My wife, Iris became quite ill last Thursday morning. Unfortunately she has a chronic condition exasperated by the loss of a portion of her lymph nodes and is prone to infection at times. We quickly drove to a clinic in Dresden where she was admitted fir five days, and was administered intravenous anti biotic for that time. Thankfully she is progressing nicely at this point after a scary initial acute reaction.
I spent the time finding my way around Dresden with the car, not such an easy thing to do in such an old city. My wife uses the navigator but I am not so inclined. I have spent a good deal of my life traveling without one and am aware of the way one comes to know a new city or place in an intimate way for oneself, making mistakes and going in the wrong direction here and there. You never really get to that point of knowing intimately with the use of a navigator. The connections and points of linking are not developed. There always remains a dependency on the navigator.
Iris has been reading Herta Muller the Nobel award-winning novelist who wrote about totalitarian states and their effects on the people who live in them. And it has initiated another of many discussions we have had about the German conditioning and how easy it is for a thinking process, not grounded in a sense of presence, to in turn essentially insulate people from the essence of their being human. Here in Germany after the national socialist obsession ended in 1945 there was no public discourse in the east as there was in the west. I would even go so far as to say that it would be beneficial for continued discussion even in the west but there is at times some reluctance for this to occur in Germany. There is something in the German culture that prefers a navigator whether it is a charismatic leader or a system of thinking. In the end there is a consequence for living out of that need in that individuals might not be so inclined to look to a deeper knowing. That is that in following an unexamined conditioning, both individually and collectively, there becomes the potential for a reliance on a fragmented and superficial understanding of the way to live life, that in the end can lead to a sense of alienation from a more authentic connection to the self and to life. There may be very relevant reasons for this tendency in modern life and it is probably something of a sort that has occurred in most cultures, perhaps them all, but at the same time the German culture is unique in its ways and in what and how it has occurred. Sigfried Lenz wrote the German Lesson addressing this phenomenon in his way as have many other German writers such as Stefan Zweig, and Hans Fallada in his way of writing.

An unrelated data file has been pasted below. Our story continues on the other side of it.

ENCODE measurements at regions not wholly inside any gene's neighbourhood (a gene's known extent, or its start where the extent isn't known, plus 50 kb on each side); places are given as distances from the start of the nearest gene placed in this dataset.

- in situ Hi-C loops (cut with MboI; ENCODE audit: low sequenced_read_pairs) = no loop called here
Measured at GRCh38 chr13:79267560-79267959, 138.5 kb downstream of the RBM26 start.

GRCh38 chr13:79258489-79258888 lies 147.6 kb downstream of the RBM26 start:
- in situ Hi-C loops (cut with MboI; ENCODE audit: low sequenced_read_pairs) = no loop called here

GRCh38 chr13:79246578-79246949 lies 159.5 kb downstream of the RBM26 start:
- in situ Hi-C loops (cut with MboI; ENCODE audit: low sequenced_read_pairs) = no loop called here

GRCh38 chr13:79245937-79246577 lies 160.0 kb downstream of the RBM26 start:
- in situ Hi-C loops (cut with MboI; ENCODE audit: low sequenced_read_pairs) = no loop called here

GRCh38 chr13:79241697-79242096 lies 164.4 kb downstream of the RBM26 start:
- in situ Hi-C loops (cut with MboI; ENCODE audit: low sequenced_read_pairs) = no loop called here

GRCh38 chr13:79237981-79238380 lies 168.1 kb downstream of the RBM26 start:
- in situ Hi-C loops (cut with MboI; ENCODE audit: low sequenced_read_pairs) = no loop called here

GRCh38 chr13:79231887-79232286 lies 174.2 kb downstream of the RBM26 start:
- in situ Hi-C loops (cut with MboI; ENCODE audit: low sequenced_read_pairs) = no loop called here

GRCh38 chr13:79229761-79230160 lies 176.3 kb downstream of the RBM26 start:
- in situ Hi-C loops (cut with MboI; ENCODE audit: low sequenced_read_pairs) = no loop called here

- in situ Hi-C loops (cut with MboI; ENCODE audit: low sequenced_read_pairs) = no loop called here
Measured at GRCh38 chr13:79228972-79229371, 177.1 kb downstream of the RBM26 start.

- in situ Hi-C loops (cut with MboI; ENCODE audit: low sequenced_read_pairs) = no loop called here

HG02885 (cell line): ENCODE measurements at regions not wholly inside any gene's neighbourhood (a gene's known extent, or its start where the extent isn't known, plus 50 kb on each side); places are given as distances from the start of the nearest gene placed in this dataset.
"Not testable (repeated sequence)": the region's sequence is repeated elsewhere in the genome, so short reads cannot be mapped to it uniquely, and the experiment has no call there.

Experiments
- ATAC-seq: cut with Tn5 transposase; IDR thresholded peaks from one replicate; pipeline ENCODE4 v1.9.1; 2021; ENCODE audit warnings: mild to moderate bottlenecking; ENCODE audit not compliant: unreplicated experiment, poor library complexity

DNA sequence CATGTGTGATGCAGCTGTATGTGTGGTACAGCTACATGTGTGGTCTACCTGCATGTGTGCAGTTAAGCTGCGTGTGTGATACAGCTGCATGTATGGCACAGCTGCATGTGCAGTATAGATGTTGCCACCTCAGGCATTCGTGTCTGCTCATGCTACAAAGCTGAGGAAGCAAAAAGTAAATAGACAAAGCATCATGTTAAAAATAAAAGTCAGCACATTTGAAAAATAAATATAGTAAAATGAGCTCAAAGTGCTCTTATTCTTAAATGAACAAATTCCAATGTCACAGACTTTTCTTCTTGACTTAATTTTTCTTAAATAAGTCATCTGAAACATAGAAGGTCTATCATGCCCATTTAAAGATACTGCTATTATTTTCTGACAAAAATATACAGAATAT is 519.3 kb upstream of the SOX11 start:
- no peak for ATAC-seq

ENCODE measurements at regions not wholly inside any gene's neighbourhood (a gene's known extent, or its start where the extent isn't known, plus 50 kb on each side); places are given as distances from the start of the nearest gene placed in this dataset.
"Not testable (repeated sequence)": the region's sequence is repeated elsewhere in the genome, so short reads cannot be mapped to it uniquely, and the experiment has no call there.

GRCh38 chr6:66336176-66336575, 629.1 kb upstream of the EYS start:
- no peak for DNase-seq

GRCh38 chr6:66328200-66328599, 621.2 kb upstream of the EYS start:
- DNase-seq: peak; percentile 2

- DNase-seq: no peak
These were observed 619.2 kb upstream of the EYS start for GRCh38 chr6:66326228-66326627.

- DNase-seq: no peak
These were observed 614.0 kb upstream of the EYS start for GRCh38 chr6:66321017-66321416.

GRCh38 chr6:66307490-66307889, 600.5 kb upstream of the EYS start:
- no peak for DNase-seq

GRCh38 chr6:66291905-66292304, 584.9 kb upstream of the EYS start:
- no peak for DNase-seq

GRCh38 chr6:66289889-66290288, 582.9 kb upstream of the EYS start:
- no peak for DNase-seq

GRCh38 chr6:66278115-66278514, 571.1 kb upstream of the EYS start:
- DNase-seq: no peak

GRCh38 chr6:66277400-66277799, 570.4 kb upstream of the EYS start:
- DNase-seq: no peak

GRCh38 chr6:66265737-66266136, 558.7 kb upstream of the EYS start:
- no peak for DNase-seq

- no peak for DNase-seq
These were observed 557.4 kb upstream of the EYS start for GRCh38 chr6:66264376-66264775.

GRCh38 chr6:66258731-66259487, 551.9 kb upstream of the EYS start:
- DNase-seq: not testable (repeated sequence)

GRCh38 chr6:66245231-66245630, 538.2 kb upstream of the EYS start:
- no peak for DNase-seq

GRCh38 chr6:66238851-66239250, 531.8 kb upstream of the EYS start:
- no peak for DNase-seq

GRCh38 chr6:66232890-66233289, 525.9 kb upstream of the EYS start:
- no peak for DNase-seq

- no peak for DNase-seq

Germany a country of eighty million people has benefited greatly in a material world from the embracing of what is particularly considered German values, ways and ideals. As a nation goes it is seen to be at the top of the world in terms of industrial and technological development as well as in excellence and efficiency of machinery, products and material goods. They have cultivated and refined their country, work force and as well their impression and pursuit of how the individual self should be with a mechanical efficiency, like most no other country and culture has. But is there something that is lost in that mechanical way, refinement and cultivation; something of what is, that is unseen yet essential to our humanity. I suspect so?
Does it have to be so? I don’t think so. With an awareness grounded in presence something much more vast and fundamental is realised about how the fragments fit into the whole and how everything is interconnected and necessary to the other.